Film music for me can play a vital role in enhancing the experience and here are, in my opinion, the 10 best scores of the year. When I say ‘score’ I refer to the non-diegetic score that has been composed solely for the film and not the soundtrack that may include songs that were made long before the film. For example, Pride featured some superb 80s tracks and then the soundtrack was a double disc album of (perhaps slightly cynically selected) tracks from the 80s, but as good as that may be as a ‘best of the 80s’ compilation, I am only interested in the score.
There is a slight science to the order of this list incorporating a number of factors such as how well the score works in the film or how well the score works when listened to in isolation.
10. Maleficent – James Horner
James Horner is no stranger to composing scores that are intended to represent magical and colourful environments; his score to Avatar was simply stunning and without a doubt enhanced the visuals of the film. His score to Maleficent stuck to a similar formula; featuring rousing strings and choral arrangements that perhaps at times were a little intrusive on the film in the same way that the excessive CGI was, but it also at times enhanced the feeling of magic and wonder. However, when listened to on its own without the contrived script of the narrative to go with it, his score comes to life all on its own to create some beautiful dream-like soundscapes that do transport you to a magical land which you can create in your own imagination.
9. Transcendence – Mychael Danna
Wally Pfister’s directorial debut is featuring in many ‘worst films of 2014’ lists, and deservedly so as though I would argue that I have seen far, far worse films this year, it was certainly a disappointment considering its potential and the talent involved. However no criticism can be directed in the way of composer Mychael Danna; instead of opting for the generic Hans Zimmer-style pounding strings that so many composers go for, Danna went for a far more low key approach to produce a beautiful score that will probably never get the credit or accolades it deserves due to Transcendence being such a poor film. It is best to think of this not as soundtrack or film score, but an artist album, and when listened to at home Danna’s beautiful string and piano arrangements make for very relaxing listening.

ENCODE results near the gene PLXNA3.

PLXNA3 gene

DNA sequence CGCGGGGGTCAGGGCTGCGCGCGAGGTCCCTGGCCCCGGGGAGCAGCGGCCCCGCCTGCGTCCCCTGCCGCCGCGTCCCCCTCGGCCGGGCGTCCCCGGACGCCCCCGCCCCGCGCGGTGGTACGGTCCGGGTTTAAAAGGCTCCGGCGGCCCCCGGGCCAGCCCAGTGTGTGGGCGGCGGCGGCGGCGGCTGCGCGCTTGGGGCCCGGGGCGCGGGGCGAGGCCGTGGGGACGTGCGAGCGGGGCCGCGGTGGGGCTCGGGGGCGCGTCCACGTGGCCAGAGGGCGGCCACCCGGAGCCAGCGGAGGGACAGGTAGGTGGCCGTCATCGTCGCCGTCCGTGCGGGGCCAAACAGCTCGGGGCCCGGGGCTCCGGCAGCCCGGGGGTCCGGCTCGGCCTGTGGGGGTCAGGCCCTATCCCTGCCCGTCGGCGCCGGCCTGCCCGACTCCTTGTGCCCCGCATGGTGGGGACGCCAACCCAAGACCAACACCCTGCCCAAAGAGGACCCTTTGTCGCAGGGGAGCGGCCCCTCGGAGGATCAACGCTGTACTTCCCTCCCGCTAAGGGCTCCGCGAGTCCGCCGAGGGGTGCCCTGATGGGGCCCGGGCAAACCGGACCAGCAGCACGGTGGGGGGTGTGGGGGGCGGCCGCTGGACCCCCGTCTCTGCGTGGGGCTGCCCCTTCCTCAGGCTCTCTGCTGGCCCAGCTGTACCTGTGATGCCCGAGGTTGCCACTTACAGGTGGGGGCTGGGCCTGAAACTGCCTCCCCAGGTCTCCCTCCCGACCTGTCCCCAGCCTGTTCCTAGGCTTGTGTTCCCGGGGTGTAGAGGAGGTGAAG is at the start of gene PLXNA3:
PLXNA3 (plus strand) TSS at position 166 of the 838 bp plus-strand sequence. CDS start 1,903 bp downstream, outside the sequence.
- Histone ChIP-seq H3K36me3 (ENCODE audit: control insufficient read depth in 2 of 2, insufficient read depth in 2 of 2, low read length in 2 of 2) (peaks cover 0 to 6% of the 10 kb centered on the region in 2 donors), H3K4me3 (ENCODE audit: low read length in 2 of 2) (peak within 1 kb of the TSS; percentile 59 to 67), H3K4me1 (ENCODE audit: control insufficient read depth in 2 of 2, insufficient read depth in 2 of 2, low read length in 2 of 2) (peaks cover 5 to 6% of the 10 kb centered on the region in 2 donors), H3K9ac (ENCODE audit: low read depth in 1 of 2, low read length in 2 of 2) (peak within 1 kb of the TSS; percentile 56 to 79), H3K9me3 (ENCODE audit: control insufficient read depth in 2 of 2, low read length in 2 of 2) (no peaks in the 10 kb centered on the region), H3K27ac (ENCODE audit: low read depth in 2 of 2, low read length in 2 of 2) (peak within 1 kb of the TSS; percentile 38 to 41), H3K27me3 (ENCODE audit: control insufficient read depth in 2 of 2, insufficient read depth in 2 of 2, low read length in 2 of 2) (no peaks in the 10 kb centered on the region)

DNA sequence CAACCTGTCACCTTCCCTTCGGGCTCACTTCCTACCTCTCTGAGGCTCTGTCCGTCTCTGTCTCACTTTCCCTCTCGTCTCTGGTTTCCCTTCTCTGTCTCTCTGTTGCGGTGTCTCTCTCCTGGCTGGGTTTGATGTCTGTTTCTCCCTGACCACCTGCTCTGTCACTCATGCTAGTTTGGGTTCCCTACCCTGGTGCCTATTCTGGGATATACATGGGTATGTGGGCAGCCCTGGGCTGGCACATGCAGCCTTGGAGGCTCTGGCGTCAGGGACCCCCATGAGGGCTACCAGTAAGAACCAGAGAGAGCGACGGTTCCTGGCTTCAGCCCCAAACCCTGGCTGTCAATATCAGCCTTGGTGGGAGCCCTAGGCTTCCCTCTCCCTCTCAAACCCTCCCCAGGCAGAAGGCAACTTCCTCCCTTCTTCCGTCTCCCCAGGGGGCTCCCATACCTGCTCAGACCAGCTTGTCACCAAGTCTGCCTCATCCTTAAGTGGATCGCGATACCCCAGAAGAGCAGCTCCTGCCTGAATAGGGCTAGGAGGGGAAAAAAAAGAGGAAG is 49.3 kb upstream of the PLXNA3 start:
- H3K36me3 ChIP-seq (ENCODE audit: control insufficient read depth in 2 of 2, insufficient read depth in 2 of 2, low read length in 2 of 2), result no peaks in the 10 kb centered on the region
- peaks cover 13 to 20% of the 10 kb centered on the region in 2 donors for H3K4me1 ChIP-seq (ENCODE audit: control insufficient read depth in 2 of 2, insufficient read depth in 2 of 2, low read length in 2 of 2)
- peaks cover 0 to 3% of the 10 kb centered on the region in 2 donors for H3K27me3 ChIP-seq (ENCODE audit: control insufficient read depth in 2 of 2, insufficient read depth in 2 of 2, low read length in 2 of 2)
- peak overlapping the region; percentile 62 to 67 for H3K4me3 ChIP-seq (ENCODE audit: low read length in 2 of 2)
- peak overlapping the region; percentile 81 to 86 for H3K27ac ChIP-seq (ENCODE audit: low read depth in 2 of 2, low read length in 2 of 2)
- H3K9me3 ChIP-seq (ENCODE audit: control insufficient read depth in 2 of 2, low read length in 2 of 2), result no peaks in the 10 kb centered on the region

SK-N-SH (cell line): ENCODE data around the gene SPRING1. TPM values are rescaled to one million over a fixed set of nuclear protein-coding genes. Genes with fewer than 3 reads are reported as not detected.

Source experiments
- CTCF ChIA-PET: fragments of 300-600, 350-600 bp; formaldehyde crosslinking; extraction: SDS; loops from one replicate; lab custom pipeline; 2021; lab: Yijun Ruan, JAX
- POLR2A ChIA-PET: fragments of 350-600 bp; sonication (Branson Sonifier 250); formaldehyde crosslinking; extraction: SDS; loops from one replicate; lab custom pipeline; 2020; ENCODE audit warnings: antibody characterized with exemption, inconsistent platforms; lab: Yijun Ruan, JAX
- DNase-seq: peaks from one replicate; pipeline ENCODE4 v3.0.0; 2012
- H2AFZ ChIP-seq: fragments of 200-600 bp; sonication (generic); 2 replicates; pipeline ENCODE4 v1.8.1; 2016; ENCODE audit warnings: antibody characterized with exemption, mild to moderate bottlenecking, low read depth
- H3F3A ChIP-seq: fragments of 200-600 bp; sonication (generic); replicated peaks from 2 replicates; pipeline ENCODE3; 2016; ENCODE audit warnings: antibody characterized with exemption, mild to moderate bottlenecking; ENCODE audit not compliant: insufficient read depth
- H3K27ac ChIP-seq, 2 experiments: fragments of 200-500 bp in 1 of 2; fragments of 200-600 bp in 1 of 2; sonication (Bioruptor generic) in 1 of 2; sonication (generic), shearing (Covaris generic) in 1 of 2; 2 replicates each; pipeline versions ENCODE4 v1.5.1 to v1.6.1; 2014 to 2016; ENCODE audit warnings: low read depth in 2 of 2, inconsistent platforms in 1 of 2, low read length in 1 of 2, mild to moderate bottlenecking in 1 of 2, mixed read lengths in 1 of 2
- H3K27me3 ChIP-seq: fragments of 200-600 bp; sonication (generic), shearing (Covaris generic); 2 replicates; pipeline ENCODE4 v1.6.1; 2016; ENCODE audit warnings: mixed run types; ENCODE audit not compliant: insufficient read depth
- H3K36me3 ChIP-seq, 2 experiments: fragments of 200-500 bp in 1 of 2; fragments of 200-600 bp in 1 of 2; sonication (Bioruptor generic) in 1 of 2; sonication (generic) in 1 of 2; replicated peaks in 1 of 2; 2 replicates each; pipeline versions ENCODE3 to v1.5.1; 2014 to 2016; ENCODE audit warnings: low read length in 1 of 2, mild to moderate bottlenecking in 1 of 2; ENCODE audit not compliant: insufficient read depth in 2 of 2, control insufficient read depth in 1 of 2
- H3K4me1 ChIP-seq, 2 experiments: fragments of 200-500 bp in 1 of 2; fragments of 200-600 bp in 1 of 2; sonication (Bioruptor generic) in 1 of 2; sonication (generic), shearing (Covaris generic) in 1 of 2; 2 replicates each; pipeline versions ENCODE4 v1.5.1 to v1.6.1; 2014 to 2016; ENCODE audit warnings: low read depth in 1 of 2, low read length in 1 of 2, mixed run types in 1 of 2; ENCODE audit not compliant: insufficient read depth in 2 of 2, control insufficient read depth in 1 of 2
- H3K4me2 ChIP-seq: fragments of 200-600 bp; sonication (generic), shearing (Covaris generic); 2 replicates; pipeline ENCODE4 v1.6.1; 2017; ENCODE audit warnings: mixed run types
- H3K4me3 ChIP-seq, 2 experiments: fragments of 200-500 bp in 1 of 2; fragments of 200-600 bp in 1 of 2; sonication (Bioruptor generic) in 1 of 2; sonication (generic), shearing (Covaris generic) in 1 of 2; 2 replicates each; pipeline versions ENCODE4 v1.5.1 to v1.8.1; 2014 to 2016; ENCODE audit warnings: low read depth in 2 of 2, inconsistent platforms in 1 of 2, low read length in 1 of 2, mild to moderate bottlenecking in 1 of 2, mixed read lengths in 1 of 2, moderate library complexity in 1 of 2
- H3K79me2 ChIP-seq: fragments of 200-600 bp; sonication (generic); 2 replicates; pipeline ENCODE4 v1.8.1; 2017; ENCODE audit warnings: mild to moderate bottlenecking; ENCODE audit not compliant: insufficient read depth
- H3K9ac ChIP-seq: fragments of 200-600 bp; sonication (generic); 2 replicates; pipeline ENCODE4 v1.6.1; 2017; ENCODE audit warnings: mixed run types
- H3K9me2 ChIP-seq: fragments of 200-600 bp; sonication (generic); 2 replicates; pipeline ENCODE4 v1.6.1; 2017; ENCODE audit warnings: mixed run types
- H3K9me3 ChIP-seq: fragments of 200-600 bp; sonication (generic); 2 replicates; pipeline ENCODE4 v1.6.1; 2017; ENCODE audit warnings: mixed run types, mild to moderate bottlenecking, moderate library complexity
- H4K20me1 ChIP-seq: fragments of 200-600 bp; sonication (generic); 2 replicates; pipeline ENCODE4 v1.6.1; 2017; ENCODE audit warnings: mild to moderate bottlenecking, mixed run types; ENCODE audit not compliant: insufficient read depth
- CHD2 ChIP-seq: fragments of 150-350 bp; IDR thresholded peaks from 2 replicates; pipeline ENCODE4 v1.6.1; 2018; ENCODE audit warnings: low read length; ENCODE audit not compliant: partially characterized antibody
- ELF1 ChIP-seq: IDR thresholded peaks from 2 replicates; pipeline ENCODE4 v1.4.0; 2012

8. Pompeii – Clinton Shorter
Paul W.S. Anderson’s film certainly received its fair share of criticism for various thoroughly deserved reasons and gets two honourable mentions in my review of 2014, but Clinton Shorter’s rousing score was note perfect for if Pompeii had actually been the superb epic it could have been (though that would almost certainly have required having a different director for a start, as well as script etc.). Though his score may not exactly be original and is without a doubt from the handbook of historical epic film scores with its sweeping string arrangements, big choral moments and rousing drums combined with the slower movements for the films more ‘emotional’ moments. It adds to the enjoyment of what is for me 2014’s guiltiest pleasure but is also a rousing listening experience on its own.